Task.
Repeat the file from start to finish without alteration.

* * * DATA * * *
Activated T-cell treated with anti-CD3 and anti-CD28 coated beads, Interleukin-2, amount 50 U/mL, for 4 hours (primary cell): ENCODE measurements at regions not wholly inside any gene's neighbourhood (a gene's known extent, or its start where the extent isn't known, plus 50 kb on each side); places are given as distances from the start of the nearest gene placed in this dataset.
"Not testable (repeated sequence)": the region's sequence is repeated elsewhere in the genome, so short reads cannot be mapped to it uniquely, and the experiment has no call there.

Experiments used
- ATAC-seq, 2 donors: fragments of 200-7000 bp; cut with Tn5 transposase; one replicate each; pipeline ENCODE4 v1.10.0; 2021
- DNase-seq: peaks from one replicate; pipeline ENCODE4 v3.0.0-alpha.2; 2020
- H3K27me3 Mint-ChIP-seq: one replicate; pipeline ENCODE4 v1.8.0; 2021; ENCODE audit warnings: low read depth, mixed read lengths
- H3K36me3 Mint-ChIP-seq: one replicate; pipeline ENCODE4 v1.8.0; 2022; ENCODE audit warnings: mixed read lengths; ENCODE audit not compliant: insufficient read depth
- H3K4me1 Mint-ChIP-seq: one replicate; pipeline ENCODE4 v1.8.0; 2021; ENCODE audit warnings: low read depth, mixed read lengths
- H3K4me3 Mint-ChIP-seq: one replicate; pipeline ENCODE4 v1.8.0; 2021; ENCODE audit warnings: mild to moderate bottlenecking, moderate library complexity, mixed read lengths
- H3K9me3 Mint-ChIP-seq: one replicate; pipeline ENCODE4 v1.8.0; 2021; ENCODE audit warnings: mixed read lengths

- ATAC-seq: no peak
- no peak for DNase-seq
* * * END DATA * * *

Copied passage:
Activated T-cell treated with anti-CD3 and anti-CD28 coated beads, Interleukin-2, amount 50 U/mL, for 4 hours (primary cell): ENCODE measurements at regions not wholly inside any gene's neighbourhood (a gene's known extent, or its start where the extent isn't known, plus 50 kb on each side); places are given as distances from the start of the nearest gene placed in this dataset.
"Not testable (repeated sequence)": the region's sequence is repeated elsewhere in the genome, so short reads cannot be mapped to it uniquely, and the experiment has no call there.

Experiments used
- ATAC-seq, 2 donors: fragments of 200-7000 bp; cut with Tn5 transposase; one replicate each; pipeline ENCODE4 v1.10.0; 2021
- DNase-seq: peaks from one replicate; pipeline ENCODE4 v3.0.0-alpha.2; 2020
- H3K27me3 Mint-ChIP-seq: one replicate; pipeline ENCODE4 v1.8.0; 2021; ENCODE audit warnings: low read depth, mixed read lengths
- H3K36me3 Mint-ChIP-seq: one replicate; pipeline ENCODE4 v1.8.0; 2022; ENCODE audit warnings: mixed read lengths; ENCODE audit not compliant: insufficient read depth
- H3K4me1 Mint-ChIP-seq: one replicate; pipeline ENCODE4 v1.8.0; 2021; ENCODE audit warnings: low read depth, mixed read lengths
- H3K4me3 Mint-ChIP-seq: one replicate; pipeline ENCODE4 v1.8.0; 2021; ENCODE audit warnings: mild to moderate bottlenecking, moderate library complexity, mixed read lengths
- H3K9me3 Mint-ChIP-seq: one replicate; pipeline ENCODE4 v1.8.0; 2021; ENCODE audit warnings: mixed read lengths

- ATAC-seq: no peak
- no peak for DNase-seq